15. Trail commission should be banned – when it is paid to the Banks. They never have and never will service their clients because they push, push, push for new business. There is a permanent divide in Financial Services in the UK. On one side IFAs who, because they value their clients, do actively service their needs , and hence receive trail for doing so. On the other, the banks, who – yes – effectively defraud their customers (and I use the term specifically as opposed to clients), by not providing a service for which they receive payment from the provider.

    Does anyone in the FSA know what TCF means, or do they really care?

  16. I see at least one consumer benefit. Those advisors that have income stay in business and answer the phone in the future. So it’s wrong to say there is no consumer benefit.

  17. David Patrickson 20th July 2011 at 10:54 am

    Paul Harding

    “Given that the FSA’s RDR roadshows are apparently confirming that adviser charging will NOT in fact be possible on pensions business post 2013,”

    At the RDR Roadshow in Leeds the presenters were asked about adviser charging being taken from pension plans and they categorically stated that this would be allowed.

    Was this contradicted at the roadshow you attended?

  18. It may be worth remembering that Consumer Focus is also under threat of closure. We saw a significant increase in published activity from the FSA when it became obvious that they would be under pressure from a new political master. Are we now seeing yet further publicity stunts to justify the continued existence of a Quango?
    As has been pointed out by others the methodology here stinks. Apart from the lack of numbers to make the report statistically significant there is no tie in between the cost of providing a service and payment for it.
    As everyone is saying it is easy to generate bad headlines. Headlines are not always true, but they do have an effective on those who read headlines and little else. So Consumer Focus is spreading bad feeling about pensions to the general public without being able to demonstrate that the problems are either universal or even genuinely true. A brilliant strategy as Auto-Enrolment comes on line.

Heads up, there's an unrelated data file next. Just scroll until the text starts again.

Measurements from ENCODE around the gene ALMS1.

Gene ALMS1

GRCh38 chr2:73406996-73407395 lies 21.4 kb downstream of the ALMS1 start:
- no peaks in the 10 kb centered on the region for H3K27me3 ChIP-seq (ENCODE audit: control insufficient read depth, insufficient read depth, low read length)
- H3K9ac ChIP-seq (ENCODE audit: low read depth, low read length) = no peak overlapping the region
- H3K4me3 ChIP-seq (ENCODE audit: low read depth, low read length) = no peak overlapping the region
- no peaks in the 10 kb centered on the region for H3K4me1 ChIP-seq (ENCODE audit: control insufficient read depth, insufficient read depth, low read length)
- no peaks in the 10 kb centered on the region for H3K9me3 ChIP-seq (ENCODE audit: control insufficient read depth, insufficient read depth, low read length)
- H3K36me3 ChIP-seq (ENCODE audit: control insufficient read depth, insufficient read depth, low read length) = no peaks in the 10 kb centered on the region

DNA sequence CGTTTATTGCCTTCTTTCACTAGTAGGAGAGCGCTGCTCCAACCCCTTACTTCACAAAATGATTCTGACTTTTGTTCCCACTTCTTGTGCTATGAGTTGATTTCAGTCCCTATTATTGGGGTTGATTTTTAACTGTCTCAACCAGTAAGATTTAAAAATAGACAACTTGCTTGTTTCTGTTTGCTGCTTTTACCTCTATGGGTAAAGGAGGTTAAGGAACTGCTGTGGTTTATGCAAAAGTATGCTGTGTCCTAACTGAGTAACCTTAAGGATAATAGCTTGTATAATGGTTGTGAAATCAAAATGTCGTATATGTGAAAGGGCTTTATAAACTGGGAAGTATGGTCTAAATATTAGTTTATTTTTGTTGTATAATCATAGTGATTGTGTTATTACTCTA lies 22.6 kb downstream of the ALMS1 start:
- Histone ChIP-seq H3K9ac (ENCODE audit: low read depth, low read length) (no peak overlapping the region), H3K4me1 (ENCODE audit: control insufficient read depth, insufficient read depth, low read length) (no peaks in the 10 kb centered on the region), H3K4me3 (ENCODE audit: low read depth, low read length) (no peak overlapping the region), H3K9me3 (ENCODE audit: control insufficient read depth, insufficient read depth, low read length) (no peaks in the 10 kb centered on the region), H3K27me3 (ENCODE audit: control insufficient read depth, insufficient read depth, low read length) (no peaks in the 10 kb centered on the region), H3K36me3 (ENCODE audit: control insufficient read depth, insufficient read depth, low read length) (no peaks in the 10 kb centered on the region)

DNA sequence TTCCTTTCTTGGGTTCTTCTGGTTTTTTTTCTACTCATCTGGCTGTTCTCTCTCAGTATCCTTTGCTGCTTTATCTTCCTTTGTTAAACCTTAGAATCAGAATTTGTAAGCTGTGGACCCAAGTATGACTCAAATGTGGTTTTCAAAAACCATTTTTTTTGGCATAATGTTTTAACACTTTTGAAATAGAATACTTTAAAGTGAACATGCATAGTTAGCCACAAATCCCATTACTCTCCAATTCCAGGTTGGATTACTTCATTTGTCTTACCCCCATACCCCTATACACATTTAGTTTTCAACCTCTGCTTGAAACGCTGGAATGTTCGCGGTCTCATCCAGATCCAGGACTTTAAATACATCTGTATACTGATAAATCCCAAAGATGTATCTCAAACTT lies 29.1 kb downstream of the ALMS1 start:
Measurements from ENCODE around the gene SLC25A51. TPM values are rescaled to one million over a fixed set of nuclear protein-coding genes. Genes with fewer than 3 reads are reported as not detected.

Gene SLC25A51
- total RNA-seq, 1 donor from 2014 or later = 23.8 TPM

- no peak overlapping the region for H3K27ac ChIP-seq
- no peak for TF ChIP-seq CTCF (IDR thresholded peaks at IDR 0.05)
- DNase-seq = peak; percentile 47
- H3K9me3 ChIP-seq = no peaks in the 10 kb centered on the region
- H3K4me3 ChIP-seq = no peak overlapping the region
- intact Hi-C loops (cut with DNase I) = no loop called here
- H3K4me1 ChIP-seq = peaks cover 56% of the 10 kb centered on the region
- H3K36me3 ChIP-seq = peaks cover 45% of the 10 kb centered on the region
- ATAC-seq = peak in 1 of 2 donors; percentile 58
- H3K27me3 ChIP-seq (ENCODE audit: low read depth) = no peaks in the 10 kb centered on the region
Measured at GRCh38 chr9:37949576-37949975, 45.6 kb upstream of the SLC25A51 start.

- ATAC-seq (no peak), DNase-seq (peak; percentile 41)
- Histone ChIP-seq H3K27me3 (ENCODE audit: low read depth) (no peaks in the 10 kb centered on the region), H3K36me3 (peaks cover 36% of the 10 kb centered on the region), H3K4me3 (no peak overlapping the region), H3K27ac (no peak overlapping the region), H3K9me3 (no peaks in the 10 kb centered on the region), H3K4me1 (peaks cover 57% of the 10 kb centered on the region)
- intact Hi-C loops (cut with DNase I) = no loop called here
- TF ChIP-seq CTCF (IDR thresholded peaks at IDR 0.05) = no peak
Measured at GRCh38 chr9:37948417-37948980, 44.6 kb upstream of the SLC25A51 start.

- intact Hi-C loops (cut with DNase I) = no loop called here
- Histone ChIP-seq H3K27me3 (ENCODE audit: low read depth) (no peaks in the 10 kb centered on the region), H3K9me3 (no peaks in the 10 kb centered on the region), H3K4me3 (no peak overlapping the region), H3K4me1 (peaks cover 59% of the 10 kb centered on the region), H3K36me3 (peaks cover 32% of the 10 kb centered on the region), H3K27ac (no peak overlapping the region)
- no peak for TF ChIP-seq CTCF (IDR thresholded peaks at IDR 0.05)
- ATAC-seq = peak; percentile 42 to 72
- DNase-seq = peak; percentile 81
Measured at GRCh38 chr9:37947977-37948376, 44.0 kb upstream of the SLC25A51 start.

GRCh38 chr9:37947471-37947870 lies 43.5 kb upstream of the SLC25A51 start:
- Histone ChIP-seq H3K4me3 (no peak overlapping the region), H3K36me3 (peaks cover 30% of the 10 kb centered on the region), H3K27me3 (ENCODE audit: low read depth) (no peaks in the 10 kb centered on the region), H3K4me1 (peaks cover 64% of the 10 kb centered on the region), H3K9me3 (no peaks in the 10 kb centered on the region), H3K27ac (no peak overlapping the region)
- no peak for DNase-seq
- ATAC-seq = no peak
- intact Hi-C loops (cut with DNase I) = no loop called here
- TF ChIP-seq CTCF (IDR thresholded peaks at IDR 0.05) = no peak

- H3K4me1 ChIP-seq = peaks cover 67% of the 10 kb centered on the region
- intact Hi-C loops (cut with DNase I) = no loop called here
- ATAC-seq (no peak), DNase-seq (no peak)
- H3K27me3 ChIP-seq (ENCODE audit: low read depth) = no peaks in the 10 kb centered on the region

The whole of the Financial Services Industry is now being run on myths. Even the apparently supportive statement from Maggie Craig is a continuance of the hot air around RDR “because it will help customers know exactly what they are paying for” – if anyone really believes that will be a true and beneficial outcome of RDR they are genuinely from Venus. Cost statements have been handed to clients for 20+ years.
    And what is the overall outcome of these dodgy pronouncements – the public are re-enforced in their attitude that pensions are a rip off, so there is no point in saving in them, thus exacerbating the pension crisis. They will treat financial advice with suspicion and thereby take even greater risks with their home made strategies.
    It would be wrong to hide from genuine criticism, but the Government needs to ensure that it has control of its own outlets to ensure that such negative statements are based on solid fact, not merely the prejudice of the issuing body, and that they are consumer beneficial and not Quango publicity generation material. A report based on such flimsy evidence demands the immediate closure of such a amateurish body.